A loading platform at a railroad station in control of an express corporation constituted "premises" of the corporation to which G. L. (Ter. Ed.) c. 84, Section 21, applied; and, in an action against the corporation for injuries sustained on the platform in slipping on cardboard under which was ice, the burden was on the plaintiff to prove the giving of the notice required by the statute.
The provision of G. L. (Ter. Ed.) c. 84, Section 21, applied to a defective condition of a loading platform caused by ice which had not formed from natural causes but had fallen there during the packing of a pipe leading to a drinking fountain or in loading operations and had been negligently suffered to remain.
The workmen's compensation act, G. L. (Ter. Ed.) c. 152, does not make Section 21 of G. L. (Ter. Ed.) c. 84 inapplicable to a common law action by an employee against his employer.
TORT. Writ in the Superior Court dated March 7, 1945.
The case was tried before Swift, J.
M. Carchia, for the plaintiff.
A. M. Pinkham, (D. F. McNeil with him,) for the defendant.
WILKINS, J. The plaintiff, an employee of the defendant, was hurt, while at work on the defendant's premises, by reason of slipping on a piece of cardboard beneath which was a small piece of ice. In this action of tort the plaintiff neither alleged nor proved that he had given notice in accordance with G. L. (Ter. Ed.) c. 84, Section 21. The judge directed a verdict for the defendant, and, in accordance with a stipulation of the parties, reported the case to this court, on the terms that, if his ruling was in error, judgment is to be entered for the plaintiff in an agreed amount, otherwise judgment is to be entered for the defendant.
The material provisions of G. L. (Ter. Ed.) c. 84, Section 21, are: "The three preceding sections, so far as they relate to notices of injuries resulting from snow or ice, shall apply to actions against persons founded upon the defective condition of their premises . . . when caused by or consisting in part of snow or ice; provided, that notice within thirty days after the injury shall be sufficient . . .." The three preceding sections relate to the requirement of a written notice by a person injured by reason of a defect or want of repair in a public way. [Note 1]
From the evidence summarized in the report, it could have been found that on March 26, 1943, the plaintiff, a truck driver employed by the defendant, was in the course of his employment upon a platform at the South Station on Atlantic Avenue, Boston, engaged in loading a truck; that the platform was in the defendant's control; that with the aid of a helper he had pulled a "Red Cross container" across the platform and was stooping to lift it onto the truck when "he slipped on a dirty piece of cardboard concealed under which was a piece of ice about three inches square"; that the ice was dirty and the general area at which the plaintiff fell was dirty; that there were forty to fifty pieces of ice on the platform; and that the ice had not formed on the platform from natural causes, but had fallen there during the packing of a pipe leading to a drinking fountain or in some loading operations, and had been negligently suffered to remain.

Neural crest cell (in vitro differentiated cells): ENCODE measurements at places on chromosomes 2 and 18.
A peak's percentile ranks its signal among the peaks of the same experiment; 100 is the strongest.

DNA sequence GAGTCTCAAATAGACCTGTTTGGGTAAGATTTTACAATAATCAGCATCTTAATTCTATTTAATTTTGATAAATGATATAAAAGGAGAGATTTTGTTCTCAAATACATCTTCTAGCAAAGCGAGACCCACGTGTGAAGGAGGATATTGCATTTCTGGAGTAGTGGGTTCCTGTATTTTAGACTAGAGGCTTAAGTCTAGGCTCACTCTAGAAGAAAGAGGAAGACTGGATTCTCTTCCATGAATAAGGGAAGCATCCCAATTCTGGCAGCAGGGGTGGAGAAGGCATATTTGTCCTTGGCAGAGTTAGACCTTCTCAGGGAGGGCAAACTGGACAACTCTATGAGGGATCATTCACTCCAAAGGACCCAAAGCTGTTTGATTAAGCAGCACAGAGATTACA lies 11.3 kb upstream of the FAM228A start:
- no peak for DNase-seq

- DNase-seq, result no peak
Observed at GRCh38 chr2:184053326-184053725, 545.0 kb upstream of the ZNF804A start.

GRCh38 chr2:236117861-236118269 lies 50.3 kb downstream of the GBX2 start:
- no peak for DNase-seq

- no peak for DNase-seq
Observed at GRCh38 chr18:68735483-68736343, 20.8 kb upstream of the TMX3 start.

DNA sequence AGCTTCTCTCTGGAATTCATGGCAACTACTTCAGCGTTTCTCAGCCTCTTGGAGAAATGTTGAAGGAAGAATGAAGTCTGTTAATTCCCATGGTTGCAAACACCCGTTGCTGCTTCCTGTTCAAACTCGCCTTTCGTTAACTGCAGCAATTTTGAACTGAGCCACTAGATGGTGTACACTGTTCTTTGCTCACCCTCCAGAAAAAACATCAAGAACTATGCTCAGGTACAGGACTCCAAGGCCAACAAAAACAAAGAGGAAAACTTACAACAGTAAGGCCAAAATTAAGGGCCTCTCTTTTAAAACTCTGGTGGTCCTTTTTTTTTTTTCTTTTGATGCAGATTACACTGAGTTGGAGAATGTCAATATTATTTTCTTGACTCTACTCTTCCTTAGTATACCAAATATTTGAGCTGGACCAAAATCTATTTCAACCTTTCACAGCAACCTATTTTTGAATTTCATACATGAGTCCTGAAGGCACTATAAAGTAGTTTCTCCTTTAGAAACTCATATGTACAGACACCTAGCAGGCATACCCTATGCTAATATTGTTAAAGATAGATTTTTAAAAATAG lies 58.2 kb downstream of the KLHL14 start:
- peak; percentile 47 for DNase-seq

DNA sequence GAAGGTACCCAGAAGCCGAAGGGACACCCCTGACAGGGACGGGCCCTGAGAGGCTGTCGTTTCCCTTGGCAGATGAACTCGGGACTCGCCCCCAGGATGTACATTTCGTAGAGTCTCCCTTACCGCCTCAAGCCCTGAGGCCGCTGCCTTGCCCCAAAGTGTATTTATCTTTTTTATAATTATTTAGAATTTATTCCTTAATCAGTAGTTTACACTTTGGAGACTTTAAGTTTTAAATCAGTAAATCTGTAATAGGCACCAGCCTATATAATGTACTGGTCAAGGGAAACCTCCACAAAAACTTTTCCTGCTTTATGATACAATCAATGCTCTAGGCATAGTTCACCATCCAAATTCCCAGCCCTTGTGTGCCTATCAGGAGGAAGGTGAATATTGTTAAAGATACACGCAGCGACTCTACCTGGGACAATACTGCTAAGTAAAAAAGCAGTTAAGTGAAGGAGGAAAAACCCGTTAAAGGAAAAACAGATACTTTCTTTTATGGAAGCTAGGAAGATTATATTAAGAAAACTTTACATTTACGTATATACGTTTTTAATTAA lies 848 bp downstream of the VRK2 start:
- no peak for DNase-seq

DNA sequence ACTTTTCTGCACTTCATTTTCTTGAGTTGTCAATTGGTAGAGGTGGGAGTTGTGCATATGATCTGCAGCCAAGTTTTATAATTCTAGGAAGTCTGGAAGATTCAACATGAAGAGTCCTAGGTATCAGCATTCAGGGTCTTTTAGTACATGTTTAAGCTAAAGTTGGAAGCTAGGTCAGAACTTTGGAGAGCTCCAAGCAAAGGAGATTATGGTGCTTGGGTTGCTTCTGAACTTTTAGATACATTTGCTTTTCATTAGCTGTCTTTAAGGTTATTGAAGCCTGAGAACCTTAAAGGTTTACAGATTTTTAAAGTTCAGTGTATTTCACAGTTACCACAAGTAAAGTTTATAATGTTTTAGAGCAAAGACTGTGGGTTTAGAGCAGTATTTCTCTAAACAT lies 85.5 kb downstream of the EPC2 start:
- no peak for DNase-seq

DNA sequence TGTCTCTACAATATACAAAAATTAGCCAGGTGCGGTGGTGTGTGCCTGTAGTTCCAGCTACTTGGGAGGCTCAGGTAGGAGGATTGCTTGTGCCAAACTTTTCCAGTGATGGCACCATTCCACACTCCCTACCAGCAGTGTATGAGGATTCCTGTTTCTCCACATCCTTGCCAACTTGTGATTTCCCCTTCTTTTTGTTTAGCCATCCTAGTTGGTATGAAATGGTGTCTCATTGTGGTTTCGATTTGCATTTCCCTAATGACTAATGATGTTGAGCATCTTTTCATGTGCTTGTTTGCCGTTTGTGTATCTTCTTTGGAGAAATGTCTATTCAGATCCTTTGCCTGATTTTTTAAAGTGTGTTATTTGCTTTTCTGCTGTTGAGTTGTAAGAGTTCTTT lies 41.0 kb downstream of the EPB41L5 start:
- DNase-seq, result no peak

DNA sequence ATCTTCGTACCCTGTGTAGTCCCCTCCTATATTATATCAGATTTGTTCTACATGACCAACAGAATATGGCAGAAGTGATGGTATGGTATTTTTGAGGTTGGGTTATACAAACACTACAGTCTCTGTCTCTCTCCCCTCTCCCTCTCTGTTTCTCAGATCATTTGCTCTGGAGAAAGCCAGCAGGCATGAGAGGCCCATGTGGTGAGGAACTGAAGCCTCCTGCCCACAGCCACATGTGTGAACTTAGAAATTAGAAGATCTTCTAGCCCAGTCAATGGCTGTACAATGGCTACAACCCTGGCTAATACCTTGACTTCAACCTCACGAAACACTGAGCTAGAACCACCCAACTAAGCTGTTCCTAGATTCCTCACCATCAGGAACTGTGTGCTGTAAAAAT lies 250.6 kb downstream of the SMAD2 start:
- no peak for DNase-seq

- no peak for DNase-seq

The burden under G. L. (Ter. Ed.) c. 84, Section 21, is upon the person injured to allege and prove that notice was given before the action was commenced. Regan v. Atlantic Refining Co. 304 Mass. 353 , 354, and cases cited. The loading platform constituted premises within the meaning of that section. Paszkowski v. Stony Brook Paper Co. 210 Mass. 86 . Erickson v. Buckley, 230 Mass. 467 . Klein v. Boston Elevated Railway, 293 Mass. 238 .
The plaintiff contends that the scope of the statute is
limited to snow or ice which appears at the place of injury through natural causes. This issue, however, has been decided contrary to his contention in DePrizio v. F. W. Woolworth Co. 291 Mass. 143 , 147, where, with reference to the statute, it was said, "It imposes no limitations upon the cause of the presence of the snow or ice. . . . The natural implication is that it applies to all snow and ice made the basis of action, whether inside or outside the building and whether of natural or artificial origin." Walsh v. Riverway Drug Store Inc. 311 Mass. 326 . The fact, if it was a fact, that the ice fell to the platform through the affirmative act of someone for whom the defendant was responsible is immaterial. Cases are distinguishable where injuries were sustained by being struck by snow or ice through misfeasance and did not arise from a defective condition of the premises. See, for example, Mallen v. James A. Houston Co. 211 Mass. 298 .
There is nothing in the contention that the workmen's compensation act, G. L. (Ter. Ed.) c. 152, effected an implied repeal of G. L. (Ter. Ed.) c. 84, Section 21, in common law actions by an employee against an employer. See Paszkowski v. Stony Brook Paper Co. 210 Mass. 86 .
The plaintiff's remaining contentions are not sustained by the record.
Judgment for the defendant.
[Note 1] G. L. (Ter. Ed.) c. 84, Section 18, as appearing in St. 1933, c. 114, Section 1; Section 19, as amended by St. 1933, c. 114, Section 2; Section 20, as appearing in St. 1933, c. 114, Section 3, as amended by St. 1939, c. 147.